Is The Green Energy Bubble Over?

  • Date: 15/11/15
  • Michael Lynch, Forbes

I have long warned the Cleantech industry against relying on rising fossil fuel prices and/or government assistance as the primary driver of success. The idea that fossil fuel prices must rise is a myth, and government subsidies might be withdrawn at any time

A major downside to a period of cyclically high energy prices is the attraction of relatively uneducated investors to the sector. Some put money into obvious cons, such as magical new fuels and fantastic equipment like super carburetors, most of which attract attention only from the most gullible. However, there is a gray area, which reflects poor due diligence rather than illegal or unethical behavior, especially where intangible or difficult to quantify effects dominate the prospects for the technology or fuel.

The high-tech industry is extremely prone to this problem, as estimating potential for a product that hasn’t made it to market is challenging, as is understanding a rapidly evolving market. This helps to explain a number of failed acquisitions which later appeared extremely unwise.

Energy does not suffer precisely the same problem: oil, gas and electricity are tangible, and have large markets. Equipment delivering heating, cooling and other services have an output that can be measured. It is much easier to quantify sales, revenues, and markets. Yet Cleantech is a hybrid of high-tech and energy, and there are clearly problems in assessing the prospects for companies, fuels and technologies.

The first oil crisis (1970s) saw a lot of bad investments in energy, such as the Old Colony Oil Shale project in Colorado or the Great Plains Coal Gasification Plant in North Dakota. These failed because of a widespread consensus that oil and gas resources were scarce and that recent price spikes would not only persist but worsen. “Oil is different” from other commodities was the mantra, and irrational exuberance, fed by neo-Malthusians and bad economic theory, resulted in tens of billions of dollars of losses to companies and governments alike.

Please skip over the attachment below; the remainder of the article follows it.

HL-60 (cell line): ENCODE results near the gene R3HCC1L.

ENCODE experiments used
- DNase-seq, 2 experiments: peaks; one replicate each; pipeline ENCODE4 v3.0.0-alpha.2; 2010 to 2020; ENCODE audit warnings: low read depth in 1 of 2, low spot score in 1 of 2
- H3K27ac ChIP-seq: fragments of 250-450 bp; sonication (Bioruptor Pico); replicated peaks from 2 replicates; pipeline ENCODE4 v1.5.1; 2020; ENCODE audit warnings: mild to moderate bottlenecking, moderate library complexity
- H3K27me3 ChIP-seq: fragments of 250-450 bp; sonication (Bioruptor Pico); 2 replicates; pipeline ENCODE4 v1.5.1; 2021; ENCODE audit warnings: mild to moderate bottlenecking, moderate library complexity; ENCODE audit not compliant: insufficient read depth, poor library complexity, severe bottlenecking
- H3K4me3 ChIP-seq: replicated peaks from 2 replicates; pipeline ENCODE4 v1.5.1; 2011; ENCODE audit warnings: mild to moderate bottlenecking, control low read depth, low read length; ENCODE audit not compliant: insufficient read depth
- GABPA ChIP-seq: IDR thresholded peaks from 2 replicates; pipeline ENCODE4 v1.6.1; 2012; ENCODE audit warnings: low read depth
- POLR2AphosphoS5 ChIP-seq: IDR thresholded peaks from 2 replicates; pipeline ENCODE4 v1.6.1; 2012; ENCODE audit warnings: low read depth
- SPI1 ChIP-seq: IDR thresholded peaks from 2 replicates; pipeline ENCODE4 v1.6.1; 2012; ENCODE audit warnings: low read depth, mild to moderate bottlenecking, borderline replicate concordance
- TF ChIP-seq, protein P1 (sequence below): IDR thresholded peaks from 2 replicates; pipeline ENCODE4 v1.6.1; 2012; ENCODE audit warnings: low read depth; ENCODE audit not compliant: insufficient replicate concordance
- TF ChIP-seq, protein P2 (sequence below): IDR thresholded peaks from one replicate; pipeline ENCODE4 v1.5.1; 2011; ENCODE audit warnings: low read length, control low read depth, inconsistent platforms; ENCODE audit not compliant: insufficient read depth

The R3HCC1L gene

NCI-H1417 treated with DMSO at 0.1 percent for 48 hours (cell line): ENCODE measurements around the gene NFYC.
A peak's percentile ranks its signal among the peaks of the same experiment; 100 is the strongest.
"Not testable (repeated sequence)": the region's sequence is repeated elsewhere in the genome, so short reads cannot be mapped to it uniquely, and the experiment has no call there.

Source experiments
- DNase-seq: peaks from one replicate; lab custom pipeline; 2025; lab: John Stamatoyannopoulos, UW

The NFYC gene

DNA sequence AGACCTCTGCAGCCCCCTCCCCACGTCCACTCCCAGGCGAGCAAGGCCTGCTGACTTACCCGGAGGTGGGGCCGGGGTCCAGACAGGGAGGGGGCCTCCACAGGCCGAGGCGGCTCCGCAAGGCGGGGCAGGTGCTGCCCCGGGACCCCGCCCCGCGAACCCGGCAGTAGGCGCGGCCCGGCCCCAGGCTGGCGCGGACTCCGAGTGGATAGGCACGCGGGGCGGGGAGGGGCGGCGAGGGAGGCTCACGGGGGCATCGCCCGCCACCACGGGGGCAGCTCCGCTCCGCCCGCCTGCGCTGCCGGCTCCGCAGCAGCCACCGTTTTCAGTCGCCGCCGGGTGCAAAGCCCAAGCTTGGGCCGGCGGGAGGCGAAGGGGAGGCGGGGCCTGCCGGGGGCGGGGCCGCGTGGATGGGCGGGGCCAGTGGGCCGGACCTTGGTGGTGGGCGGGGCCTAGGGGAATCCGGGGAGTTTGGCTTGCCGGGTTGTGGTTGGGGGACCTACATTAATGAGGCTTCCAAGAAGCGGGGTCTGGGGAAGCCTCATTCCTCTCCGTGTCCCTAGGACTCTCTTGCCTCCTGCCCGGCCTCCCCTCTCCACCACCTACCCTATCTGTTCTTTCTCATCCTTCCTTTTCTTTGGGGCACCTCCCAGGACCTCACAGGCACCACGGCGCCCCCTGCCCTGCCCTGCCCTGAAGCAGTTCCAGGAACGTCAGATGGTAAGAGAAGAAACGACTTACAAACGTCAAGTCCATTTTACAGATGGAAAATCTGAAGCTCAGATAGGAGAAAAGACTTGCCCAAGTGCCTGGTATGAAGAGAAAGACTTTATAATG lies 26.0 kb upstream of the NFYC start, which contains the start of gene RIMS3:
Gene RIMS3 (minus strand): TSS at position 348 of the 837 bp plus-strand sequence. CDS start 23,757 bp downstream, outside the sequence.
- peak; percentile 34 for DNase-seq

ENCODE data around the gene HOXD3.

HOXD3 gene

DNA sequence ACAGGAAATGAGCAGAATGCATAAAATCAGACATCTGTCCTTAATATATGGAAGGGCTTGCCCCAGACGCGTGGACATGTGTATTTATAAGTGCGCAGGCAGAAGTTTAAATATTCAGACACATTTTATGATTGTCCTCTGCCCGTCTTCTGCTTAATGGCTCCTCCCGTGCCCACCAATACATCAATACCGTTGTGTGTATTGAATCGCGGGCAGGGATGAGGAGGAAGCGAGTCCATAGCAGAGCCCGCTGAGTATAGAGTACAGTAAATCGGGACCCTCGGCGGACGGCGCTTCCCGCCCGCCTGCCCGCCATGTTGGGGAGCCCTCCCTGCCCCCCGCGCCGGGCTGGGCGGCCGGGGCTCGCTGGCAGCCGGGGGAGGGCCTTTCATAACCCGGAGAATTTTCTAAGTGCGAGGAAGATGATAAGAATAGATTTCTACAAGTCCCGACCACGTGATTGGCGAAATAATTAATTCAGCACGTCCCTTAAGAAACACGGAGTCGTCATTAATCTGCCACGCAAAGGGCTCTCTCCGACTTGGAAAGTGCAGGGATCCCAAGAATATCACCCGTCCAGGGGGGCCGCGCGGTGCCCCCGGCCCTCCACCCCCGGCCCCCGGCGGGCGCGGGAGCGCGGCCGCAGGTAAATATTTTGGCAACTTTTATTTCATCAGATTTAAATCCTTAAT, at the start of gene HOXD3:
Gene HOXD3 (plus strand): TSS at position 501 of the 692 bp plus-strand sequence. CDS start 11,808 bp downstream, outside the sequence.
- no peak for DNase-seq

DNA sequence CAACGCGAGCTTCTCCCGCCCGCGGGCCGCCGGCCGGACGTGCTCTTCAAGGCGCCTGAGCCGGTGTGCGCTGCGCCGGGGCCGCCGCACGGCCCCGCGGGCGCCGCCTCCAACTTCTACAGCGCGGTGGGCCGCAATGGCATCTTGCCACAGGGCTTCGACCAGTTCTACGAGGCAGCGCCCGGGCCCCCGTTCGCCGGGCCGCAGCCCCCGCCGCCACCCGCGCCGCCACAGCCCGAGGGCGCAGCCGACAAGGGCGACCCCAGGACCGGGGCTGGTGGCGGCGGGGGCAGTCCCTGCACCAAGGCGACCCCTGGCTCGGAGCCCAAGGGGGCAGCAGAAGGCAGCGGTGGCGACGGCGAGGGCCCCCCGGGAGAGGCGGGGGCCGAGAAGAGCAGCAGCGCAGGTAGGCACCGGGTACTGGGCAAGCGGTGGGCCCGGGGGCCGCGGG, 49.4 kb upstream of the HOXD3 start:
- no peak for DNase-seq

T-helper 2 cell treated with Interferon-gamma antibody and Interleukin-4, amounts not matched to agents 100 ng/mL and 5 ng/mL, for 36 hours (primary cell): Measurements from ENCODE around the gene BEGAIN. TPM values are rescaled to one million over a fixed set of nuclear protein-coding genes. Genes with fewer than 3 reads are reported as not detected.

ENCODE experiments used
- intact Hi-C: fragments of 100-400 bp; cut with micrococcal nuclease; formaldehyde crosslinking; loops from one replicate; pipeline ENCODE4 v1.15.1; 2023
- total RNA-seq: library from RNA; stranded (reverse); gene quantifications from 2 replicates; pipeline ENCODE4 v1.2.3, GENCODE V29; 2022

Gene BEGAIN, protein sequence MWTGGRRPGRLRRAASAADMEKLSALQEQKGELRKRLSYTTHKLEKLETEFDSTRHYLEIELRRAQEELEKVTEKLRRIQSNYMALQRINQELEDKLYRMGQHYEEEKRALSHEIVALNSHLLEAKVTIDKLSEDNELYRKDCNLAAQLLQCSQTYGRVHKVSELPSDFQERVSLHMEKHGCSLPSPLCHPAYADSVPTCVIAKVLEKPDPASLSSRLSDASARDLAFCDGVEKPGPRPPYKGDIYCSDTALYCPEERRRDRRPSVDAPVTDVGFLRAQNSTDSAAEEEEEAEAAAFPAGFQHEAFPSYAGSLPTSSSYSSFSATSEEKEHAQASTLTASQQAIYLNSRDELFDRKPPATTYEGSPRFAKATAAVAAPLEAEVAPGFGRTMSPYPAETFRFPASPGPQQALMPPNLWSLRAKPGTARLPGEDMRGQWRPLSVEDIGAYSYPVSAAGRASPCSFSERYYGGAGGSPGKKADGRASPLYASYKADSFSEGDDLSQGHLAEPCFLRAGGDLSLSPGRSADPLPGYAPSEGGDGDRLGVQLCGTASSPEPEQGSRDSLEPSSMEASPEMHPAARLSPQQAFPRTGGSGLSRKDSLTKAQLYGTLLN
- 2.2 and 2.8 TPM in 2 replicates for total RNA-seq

This time around, there have been two changes: most Cleantech has experienced significant advances in cost and capabilities, and climate change concerns have become a major factor in government policy. Combined with government mandates and subsidies to consumers and developers, wind and solar have boomed, while electric vehicles are being sold in real numbers (unlike the 1990s). Stock prices for many such companies have been strong, and the occasional failure, such as Solyndra, is shrugged off as an outlier rather than a learning experience.

I have long warned the Cleantech industry against relying on rising fossil fuel prices and/or government assistance as the primary driver of success. The idea that fossil fuel prices must rise is a myth, and government subsidies might be withdrawn at any time, posing a serious risk to things like electric cars that depend on them for sales. Technologies needed to appeal to consumers, without significant subsidies, to really make a major impact.

Now, the success of Cleantech is constantly being touted, but the actual picture is much more complex. There has been an enormous amount of investment, in many places mandates are encouraging the purchases of clean power by utilities, and government support is massive in many places. But the warning signs are clearly present and the sector is on the verge of a serious shakeout. […]

One reason for the failed investments in the 1970 was that their poor economics were said to be offset by their “strategic” value, again something difficult to quantify and later avoided as a rationalization for promoting an otherwise unattractive project. Now, “green” has become the new “strategic,” something that is hard to quantify but explains why seemingly illogical investments are endorsed. This helps explain why companies like Fisker and Solyndra received enthusiastic reviews from advocates, rather than careful due diligence.

Further posts will discuss in detail why some of these fuels and technologies have failed as well as indicators that investors are becoming more savvy—or perhaps just weary of green pie in the sky.

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